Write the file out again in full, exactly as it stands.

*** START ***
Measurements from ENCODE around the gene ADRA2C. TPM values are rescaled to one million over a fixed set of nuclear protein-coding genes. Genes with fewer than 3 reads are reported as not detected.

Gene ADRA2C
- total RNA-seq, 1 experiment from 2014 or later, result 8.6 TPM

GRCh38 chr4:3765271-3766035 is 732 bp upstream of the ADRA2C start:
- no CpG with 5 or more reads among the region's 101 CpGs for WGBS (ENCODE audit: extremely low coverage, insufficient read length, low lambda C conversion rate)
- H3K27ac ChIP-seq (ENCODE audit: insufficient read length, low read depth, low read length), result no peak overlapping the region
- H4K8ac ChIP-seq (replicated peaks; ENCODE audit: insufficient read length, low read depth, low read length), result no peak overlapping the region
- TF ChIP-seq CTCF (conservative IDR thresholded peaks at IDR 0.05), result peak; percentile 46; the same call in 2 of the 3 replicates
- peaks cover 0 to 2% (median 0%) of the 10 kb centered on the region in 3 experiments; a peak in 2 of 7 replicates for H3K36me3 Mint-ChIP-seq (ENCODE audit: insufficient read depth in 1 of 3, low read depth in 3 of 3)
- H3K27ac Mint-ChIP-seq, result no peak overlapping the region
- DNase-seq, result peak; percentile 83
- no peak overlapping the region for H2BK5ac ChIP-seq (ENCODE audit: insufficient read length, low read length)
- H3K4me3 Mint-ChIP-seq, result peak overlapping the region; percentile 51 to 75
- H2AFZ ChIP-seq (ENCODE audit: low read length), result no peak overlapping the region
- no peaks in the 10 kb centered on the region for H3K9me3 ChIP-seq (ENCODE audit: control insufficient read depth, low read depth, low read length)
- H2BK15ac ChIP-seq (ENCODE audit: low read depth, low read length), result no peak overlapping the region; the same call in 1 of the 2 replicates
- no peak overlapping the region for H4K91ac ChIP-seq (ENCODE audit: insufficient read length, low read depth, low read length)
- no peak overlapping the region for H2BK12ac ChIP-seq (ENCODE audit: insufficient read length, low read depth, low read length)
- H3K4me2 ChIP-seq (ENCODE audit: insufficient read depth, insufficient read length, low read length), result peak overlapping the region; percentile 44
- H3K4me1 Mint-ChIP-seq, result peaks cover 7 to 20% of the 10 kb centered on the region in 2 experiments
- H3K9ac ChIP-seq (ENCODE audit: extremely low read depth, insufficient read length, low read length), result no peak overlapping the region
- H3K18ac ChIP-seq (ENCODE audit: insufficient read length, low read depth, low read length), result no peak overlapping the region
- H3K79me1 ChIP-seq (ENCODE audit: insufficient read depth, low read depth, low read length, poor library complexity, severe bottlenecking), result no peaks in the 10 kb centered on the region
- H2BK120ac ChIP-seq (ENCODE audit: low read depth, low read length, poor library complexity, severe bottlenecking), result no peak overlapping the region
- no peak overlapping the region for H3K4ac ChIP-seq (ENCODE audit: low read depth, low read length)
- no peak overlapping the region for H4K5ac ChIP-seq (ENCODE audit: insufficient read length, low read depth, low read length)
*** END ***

Measurements from ENCODE around the gene ADRA2C. TPM values are rescaled to one million over a fixed set of nuclear protein-coding genes. Genes with fewer than 3 reads are reported as not detected.

Gene ADRA2C
- total RNA-seq, 1 experiment from 2014 or later, result 8.6 TPM

GRCh38 chr4:3765271-3766035 is 732 bp upstream of the ADRA2C start:
- no CpG with 5 or more reads among the region's 101 CpGs for WGBS (ENCODE audit: extremely low coverage, insufficient read length, low lambda C conversion rate)
- H3K27ac ChIP-seq (ENCODE audit: insufficient read length, low read depth, low read length), result no peak overlapping the region
- H4K8ac ChIP-seq (replicated peaks; ENCODE audit: insufficient read length, low read depth, low read length), result no peak overlapping the region
- TF ChIP-seq CTCF (conservative IDR thresholded peaks at IDR 0.05), result peak; percentile 46; the same call in 2 of the 3 replicates
- peaks cover 0 to 2% (median 0%) of the 10 kb centered on the region in 3 experiments; a peak in 2 of 7 replicates for H3K36me3 Mint-ChIP-seq (ENCODE audit: insufficient read depth in 1 of 3, low read depth in 3 of 3)
- H3K27ac Mint-ChIP-seq, result no peak overlapping the region
- DNase-seq, result peak; percentile 83
- no peak overlapping the region for H2BK5ac ChIP-seq (ENCODE audit: insufficient read length, low read length)
- H3K4me3 Mint-ChIP-seq, result peak overlapping the region; percentile 51 to 75
- H2AFZ ChIP-seq (ENCODE audit: low read length), result no peak overlapping the region
- no peaks in the 10 kb centered on the region for H3K9me3 ChIP-seq (ENCODE audit: control insufficient read depth, low read depth, low read length)
- H2BK15ac ChIP-seq (ENCODE audit: low read depth, low read length), result no peak overlapping the region; the same call in 1 of the 2 replicates
- no peak overlapping the region for H4K91ac ChIP-seq (ENCODE audit: insufficient read length, low read depth, low read length)
- no peak overlapping the region for H2BK12ac ChIP-seq (ENCODE audit: insufficient read length, low read depth, low read length)
- H3K4me2 ChIP-seq (ENCODE audit: insufficient read depth, insufficient read length, low read length), result peak overlapping the region; percentile 44
- H3K4me1 Mint-ChIP-seq, result peaks cover 7 to 20% of the 10 kb centered on the region in 2 experiments
- H3K9ac ChIP-seq (ENCODE audit: extremely low read depth, insufficient read length, low read length), result no peak overlapping the region
- H3K18ac ChIP-seq (ENCODE audit: insufficient read length, low read depth, low read length), result no peak overlapping the region
- H3K79me1 ChIP-seq (ENCODE audit: insufficient read depth, low read depth, low read length, poor library complexity, severe bottlenecking), result no peaks in the 10 kb centered on the region
- H2BK120ac ChIP-seq (ENCODE audit: low read depth, low read length, poor library complexity, severe bottlenecking), result no peak overlapping the region
- no peak overlapping the region for H3K4ac ChIP-seq (ENCODE audit: low read depth, low read length)
- no peak overlapping the region for H4K5ac ChIP-seq (ENCODE audit: insufficient read length, low read depth, low read length)